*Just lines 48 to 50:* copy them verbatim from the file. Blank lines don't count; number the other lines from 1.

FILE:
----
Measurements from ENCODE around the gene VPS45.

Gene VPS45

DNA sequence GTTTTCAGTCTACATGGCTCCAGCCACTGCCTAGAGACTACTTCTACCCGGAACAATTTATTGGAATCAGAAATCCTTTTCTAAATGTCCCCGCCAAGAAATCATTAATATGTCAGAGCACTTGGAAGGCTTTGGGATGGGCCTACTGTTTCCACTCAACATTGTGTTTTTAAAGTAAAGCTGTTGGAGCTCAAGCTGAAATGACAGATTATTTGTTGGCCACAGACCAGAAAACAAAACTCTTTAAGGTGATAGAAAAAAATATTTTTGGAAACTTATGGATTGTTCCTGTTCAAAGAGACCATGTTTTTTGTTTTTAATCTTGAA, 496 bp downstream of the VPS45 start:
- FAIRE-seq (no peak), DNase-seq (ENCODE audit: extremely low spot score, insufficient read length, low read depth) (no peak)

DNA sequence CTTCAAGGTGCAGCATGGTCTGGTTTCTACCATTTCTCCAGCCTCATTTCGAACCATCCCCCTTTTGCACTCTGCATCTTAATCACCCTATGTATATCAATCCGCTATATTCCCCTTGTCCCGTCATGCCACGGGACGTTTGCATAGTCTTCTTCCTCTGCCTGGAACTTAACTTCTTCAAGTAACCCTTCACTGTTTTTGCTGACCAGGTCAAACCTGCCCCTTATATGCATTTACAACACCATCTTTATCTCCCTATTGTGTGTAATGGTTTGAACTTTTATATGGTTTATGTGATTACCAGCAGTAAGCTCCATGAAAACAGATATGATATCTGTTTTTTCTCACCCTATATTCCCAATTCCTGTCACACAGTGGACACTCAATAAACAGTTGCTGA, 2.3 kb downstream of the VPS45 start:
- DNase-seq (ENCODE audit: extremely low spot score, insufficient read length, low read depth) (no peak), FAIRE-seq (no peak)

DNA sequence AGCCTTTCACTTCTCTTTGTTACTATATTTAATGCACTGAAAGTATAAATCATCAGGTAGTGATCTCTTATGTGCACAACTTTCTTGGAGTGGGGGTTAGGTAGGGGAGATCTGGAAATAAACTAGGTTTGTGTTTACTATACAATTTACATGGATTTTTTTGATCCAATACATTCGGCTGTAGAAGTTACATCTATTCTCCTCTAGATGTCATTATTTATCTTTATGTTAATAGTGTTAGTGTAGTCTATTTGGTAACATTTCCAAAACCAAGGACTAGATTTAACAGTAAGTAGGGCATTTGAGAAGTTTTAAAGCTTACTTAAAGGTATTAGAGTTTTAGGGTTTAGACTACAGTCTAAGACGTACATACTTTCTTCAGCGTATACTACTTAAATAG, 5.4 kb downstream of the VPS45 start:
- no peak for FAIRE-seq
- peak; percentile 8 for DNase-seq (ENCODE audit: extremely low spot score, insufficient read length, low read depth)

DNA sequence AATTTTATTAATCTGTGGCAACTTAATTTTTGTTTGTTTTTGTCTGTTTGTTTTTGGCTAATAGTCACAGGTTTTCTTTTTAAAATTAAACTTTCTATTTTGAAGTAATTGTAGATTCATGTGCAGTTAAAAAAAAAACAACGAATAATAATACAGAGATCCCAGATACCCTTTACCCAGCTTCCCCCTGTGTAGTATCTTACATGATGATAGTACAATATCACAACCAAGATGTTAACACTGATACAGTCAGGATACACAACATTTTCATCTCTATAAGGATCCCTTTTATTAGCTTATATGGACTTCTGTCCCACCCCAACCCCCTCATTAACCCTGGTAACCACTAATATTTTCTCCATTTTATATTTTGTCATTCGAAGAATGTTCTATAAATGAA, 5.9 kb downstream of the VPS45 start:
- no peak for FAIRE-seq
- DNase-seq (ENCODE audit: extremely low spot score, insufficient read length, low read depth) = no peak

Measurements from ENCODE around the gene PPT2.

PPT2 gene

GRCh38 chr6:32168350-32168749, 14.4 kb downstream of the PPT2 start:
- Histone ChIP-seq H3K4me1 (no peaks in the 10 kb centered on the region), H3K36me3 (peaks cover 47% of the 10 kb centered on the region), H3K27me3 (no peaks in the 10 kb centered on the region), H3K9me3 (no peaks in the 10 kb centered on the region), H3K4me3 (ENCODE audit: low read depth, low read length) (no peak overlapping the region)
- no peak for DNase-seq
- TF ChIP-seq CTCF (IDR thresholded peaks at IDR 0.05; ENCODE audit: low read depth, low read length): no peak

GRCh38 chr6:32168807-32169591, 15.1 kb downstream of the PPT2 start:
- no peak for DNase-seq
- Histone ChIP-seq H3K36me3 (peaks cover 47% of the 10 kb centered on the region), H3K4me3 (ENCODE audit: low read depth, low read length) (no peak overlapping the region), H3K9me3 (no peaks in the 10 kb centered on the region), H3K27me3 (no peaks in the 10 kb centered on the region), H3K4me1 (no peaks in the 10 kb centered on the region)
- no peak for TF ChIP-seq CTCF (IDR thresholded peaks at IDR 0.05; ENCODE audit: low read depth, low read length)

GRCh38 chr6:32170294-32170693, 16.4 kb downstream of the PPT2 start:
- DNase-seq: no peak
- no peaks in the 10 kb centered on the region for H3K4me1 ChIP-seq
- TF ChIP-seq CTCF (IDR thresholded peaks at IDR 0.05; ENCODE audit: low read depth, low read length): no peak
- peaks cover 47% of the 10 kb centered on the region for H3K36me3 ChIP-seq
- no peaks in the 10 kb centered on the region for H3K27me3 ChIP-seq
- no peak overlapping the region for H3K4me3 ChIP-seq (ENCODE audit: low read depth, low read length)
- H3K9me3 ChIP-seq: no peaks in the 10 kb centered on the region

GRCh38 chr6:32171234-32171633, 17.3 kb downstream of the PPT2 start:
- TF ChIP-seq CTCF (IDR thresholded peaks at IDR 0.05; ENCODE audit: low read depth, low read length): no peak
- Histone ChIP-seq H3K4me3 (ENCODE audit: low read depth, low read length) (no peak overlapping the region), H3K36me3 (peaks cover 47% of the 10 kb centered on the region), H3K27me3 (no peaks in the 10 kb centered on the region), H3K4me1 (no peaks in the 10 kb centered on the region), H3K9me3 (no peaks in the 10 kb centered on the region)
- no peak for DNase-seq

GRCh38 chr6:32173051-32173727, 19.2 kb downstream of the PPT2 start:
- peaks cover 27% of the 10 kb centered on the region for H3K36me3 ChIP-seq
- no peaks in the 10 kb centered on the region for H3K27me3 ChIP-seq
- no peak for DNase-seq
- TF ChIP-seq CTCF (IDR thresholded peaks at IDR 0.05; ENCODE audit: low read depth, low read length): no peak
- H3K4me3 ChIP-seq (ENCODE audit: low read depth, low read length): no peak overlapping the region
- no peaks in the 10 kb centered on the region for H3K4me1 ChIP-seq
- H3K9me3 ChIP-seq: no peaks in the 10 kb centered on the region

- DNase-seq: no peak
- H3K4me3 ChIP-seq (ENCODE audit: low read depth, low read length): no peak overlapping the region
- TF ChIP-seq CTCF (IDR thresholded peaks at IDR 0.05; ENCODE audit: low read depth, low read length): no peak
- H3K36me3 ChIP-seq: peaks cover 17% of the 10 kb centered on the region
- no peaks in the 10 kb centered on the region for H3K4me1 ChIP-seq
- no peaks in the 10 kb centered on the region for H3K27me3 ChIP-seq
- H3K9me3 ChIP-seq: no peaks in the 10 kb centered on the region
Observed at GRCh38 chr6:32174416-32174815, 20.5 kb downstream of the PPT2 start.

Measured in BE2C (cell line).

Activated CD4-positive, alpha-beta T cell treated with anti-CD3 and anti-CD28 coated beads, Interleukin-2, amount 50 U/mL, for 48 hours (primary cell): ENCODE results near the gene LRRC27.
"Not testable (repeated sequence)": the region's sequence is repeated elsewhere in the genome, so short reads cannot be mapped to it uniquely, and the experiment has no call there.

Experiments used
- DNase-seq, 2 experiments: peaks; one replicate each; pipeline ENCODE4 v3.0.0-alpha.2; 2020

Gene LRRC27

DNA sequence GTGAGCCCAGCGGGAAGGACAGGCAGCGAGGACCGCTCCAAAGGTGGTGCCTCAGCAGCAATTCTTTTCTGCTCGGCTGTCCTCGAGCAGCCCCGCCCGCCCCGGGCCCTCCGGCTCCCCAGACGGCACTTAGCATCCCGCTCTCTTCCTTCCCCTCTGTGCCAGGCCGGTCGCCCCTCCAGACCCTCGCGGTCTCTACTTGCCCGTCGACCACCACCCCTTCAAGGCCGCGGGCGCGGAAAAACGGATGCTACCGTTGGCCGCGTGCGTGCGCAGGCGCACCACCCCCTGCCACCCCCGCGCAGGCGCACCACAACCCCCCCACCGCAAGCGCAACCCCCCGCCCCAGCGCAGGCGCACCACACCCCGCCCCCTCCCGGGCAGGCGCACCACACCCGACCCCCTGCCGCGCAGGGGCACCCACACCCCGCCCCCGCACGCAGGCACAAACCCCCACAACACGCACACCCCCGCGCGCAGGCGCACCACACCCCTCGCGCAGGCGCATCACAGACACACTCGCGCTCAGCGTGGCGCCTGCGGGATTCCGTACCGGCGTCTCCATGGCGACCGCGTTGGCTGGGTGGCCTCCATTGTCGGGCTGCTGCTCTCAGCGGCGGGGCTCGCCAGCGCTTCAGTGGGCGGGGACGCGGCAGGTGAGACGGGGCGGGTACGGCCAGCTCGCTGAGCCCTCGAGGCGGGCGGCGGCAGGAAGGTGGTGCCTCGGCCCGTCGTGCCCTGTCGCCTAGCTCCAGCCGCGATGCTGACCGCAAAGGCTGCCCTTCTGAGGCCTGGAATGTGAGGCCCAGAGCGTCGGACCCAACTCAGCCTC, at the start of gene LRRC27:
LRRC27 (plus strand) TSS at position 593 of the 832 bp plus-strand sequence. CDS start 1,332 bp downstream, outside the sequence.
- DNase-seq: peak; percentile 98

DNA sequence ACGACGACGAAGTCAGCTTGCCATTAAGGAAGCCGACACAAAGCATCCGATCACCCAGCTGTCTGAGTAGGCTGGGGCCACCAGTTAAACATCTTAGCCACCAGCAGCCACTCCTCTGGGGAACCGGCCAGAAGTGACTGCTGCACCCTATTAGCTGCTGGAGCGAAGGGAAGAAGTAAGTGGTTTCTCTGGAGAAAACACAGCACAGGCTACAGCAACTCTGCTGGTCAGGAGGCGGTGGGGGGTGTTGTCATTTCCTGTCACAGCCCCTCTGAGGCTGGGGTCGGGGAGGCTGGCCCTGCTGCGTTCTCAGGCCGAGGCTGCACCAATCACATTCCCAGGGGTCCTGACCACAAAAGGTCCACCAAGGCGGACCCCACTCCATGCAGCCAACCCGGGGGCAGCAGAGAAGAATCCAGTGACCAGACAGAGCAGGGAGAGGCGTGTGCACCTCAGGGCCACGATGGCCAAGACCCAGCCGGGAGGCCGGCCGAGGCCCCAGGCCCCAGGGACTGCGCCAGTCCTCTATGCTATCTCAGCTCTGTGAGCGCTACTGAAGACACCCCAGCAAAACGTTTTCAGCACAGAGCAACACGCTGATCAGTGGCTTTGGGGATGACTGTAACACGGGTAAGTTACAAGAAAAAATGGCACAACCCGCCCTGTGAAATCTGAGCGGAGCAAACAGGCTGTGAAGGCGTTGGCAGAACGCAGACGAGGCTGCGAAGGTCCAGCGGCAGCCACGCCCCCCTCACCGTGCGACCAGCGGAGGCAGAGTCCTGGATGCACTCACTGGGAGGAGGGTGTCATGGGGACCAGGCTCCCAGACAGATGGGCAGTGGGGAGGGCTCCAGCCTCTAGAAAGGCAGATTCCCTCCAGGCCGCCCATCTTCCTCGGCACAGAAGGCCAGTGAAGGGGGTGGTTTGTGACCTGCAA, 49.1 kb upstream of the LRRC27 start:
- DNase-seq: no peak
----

- no peaks in the 10 kb centered on the region for H3K27me3 ChIP-seq
- H3K9me3 ChIP-seq: no peaks in the 10 kb centered on the region
Observed at GRCh38 chr6:32174416-32174815, 20.5 kb downstream of the PPT2 start.